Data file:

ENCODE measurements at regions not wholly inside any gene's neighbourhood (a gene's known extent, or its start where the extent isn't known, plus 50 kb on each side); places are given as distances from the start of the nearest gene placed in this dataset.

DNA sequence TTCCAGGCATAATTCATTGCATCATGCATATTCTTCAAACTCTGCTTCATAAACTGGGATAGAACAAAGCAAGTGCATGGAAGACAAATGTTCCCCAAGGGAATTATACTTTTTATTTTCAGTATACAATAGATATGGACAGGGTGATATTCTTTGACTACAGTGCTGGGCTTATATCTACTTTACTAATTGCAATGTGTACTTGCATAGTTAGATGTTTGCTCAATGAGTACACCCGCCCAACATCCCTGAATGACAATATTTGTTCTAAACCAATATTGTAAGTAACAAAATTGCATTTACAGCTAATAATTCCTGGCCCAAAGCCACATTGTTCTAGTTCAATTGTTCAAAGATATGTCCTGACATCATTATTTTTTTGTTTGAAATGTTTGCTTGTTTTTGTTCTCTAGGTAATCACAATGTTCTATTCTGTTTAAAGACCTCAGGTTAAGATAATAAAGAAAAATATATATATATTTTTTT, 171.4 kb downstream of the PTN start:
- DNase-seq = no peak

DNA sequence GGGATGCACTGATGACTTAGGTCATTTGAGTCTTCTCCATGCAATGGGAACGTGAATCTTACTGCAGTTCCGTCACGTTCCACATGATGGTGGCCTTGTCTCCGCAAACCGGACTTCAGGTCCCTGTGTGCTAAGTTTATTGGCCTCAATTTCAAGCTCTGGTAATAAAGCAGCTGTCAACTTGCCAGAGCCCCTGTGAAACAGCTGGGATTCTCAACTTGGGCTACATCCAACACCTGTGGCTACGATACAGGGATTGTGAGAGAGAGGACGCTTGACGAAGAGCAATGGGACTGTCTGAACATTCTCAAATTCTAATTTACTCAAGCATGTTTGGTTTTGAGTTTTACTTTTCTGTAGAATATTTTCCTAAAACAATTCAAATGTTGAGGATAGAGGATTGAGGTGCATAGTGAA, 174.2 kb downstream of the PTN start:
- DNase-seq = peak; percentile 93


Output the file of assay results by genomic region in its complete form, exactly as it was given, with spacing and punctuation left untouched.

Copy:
ENCODE measurements at regions not wholly inside any gene's neighbourhood (a gene's known extent, or its start where the extent isn't known, plus 50 kb on each side); places are given as distances from the start of the nearest gene placed in this dataset.

DNA sequence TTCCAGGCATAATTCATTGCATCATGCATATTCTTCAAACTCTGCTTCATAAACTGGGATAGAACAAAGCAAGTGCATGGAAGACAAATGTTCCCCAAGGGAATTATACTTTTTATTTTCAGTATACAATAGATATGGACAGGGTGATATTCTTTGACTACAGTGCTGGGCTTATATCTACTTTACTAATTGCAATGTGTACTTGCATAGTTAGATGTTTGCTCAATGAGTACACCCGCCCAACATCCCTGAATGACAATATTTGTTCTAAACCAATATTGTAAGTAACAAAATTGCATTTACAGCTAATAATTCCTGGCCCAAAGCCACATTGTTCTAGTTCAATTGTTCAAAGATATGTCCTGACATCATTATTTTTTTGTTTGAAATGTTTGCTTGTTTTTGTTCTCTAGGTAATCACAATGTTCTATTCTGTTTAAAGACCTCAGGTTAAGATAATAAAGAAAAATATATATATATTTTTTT, 171.4 kb downstream of the PTN start:
- DNase-seq = no peak

DNA sequence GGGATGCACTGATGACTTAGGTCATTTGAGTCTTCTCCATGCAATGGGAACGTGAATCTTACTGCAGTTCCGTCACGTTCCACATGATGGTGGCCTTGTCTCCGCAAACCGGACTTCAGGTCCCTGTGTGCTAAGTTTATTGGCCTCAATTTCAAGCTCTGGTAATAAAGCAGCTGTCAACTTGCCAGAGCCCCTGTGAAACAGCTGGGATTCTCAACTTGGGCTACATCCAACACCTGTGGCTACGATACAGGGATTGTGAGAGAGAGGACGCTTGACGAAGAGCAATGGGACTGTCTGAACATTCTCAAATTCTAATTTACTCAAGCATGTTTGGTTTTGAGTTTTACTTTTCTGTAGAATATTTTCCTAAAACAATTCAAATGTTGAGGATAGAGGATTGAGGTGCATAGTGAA, 174.2 kb downstream of the PTN start:
- DNase-seq = peak; percentile 93